In September 2015, BlackRock Real Estate bought a portfolio of eight garden centres in the BlackRock UK Long Lease Property Fund from LaSalle Investment Management for £112.5m, reflecting a net initial yield of 5.25 per cent. The "Ferndown Portfolio" has locations in Bicester, Cadbury, Endsleigh, Cardiff and Woodford. It comprises six sites let to Wyevale and two occupied by Notcutts (Woodford) and Squire's (Stanmore).

Llewelyn says the attraction of the garden centre sector to private equity is shown by Yarnton, a "garden and shopping village" on 12 acres bounded by housing and open countryside. Wyevale and Dobbies have fund investments and the backers have made the garden centres' offers more "sophisticated", he adds. Retail concessions at Yarnton number about 24, including Edinburgh Woollen Mill, Peacocks and The Works.

Newcore bought it from Nigel and Richard Wallbridge with a new £50m opportunistic fund, Newcore Strategic Situations III, which will invest in UK real estate assets it "considers to be central to the continuing needs of society and resilient to the internet's deflationary effect".

Llewelyn adds: "We have acquired not just the centre but the business that operates it, which is part of our strategy of buying asset-backed alternative assets. We believe that we can improve the income and performance of the centre through a targeted programme of capital expenditure."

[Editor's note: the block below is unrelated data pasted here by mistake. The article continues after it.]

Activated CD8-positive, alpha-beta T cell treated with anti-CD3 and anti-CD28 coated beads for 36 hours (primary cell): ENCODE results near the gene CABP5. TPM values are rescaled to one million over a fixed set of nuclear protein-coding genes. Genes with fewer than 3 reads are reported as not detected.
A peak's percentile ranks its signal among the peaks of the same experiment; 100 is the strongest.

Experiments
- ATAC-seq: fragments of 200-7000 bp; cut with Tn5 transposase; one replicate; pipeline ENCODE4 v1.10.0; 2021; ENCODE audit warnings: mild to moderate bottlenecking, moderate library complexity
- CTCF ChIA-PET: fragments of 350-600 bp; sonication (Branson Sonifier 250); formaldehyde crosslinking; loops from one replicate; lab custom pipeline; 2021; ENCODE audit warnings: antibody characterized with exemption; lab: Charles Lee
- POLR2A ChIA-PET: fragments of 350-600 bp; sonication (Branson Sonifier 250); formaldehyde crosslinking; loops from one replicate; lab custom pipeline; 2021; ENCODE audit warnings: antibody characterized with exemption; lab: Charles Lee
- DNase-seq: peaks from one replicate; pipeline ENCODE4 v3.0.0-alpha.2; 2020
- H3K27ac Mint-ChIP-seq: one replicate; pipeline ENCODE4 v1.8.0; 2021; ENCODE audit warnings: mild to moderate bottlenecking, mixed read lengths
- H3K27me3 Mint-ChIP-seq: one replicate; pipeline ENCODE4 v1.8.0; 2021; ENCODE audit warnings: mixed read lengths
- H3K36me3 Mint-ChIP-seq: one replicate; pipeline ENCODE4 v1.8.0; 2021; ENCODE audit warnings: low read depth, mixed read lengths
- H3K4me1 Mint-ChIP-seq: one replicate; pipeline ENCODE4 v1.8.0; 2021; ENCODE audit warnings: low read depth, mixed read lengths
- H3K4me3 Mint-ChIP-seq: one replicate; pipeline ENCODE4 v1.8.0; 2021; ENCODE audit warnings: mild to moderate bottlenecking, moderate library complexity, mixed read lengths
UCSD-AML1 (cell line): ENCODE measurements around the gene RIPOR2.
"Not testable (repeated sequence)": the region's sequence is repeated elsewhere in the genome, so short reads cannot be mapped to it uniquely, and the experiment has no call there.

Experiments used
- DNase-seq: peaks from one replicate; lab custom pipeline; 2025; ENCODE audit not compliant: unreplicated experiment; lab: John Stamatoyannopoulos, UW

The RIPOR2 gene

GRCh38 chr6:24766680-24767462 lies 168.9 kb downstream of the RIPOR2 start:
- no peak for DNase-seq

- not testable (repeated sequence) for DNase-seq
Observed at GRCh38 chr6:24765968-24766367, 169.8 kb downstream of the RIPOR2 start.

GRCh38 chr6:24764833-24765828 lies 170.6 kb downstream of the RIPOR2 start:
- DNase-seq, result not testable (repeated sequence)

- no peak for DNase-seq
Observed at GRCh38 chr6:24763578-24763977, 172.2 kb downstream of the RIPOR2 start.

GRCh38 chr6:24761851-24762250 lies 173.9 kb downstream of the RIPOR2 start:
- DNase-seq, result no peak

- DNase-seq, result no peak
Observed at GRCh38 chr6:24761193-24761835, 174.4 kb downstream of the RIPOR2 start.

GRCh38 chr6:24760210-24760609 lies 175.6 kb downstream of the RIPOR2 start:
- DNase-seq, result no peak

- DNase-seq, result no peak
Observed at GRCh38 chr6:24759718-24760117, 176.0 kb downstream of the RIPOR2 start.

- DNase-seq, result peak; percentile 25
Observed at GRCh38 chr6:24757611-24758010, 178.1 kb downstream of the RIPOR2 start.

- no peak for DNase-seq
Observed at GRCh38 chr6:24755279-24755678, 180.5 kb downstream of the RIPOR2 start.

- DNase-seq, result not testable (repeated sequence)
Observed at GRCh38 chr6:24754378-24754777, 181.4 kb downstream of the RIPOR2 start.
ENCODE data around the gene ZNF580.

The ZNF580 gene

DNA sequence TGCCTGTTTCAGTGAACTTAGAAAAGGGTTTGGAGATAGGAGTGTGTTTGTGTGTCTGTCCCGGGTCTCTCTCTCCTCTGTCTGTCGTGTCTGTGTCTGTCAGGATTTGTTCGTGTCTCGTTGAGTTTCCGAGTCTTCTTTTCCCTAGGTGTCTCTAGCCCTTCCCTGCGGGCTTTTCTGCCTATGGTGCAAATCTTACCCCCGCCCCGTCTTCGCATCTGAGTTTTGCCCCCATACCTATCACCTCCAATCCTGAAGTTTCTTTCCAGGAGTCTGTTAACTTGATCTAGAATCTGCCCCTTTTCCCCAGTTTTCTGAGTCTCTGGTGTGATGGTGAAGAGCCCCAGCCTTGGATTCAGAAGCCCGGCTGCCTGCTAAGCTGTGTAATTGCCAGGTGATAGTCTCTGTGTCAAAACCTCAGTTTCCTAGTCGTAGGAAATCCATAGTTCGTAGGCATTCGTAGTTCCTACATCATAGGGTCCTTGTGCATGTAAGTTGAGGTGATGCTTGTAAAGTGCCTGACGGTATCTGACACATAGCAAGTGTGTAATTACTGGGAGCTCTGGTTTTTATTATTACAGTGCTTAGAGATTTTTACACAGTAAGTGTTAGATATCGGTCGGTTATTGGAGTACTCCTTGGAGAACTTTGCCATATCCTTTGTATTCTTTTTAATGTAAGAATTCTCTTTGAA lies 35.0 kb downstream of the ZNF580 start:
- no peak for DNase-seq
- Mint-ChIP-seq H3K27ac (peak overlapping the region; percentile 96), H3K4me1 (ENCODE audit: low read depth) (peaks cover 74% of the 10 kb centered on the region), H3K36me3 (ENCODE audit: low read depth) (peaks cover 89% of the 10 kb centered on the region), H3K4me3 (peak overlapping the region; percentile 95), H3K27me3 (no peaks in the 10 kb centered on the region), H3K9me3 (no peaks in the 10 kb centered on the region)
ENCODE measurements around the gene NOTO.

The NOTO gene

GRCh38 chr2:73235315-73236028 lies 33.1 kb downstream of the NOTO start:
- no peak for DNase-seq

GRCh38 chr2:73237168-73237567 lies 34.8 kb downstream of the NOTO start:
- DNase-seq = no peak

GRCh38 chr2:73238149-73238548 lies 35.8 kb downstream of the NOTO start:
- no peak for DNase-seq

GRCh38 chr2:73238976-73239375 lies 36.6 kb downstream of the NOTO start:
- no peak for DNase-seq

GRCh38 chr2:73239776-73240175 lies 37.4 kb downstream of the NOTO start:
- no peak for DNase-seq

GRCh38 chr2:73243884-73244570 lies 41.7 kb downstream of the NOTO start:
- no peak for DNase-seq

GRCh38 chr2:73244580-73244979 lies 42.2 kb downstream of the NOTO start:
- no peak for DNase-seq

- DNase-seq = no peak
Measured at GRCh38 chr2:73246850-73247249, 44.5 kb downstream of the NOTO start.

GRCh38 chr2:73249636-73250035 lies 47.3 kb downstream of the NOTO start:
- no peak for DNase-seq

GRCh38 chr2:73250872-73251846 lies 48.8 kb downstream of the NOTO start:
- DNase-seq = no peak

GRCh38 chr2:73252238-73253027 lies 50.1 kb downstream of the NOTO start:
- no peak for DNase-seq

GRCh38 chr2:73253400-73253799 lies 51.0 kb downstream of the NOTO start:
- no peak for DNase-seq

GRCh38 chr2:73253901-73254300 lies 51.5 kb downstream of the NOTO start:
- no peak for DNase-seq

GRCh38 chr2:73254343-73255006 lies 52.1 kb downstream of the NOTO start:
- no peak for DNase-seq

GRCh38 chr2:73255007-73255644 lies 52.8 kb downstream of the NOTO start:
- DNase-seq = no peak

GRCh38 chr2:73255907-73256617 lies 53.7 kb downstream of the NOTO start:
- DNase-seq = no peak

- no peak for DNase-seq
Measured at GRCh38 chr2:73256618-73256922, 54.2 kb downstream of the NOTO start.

He says concessions are queuing up to get into Yarnton to replace Brantano, now in administration. The retail space is "more interesting and dynamic than shopping centres" and he is looking for places that attract shoppers by having a destination appeal - including "coffee and cake" - rather than just shopping on the internet.

The centre will benefit from new housing in the area and increased investment, says Llewelyn, and he wants to see development on some of the site. "Our principle aim at the centre is to improve the existing business. There's a lot to do. Richard and Nigel (Wallbridge) were there 49 years and we've got a reasonable amount of capital to take it to the next stage. We can upgrade the car parking and the restaurant, and add soft play. It's 12 prime acres of Oxfordshire. We can re-organise the traffic flow and add more car parking or use some land for alternative use. But it's business as usual. We're an asset-backed investor that loves businesses that have long-standing underlying credibility."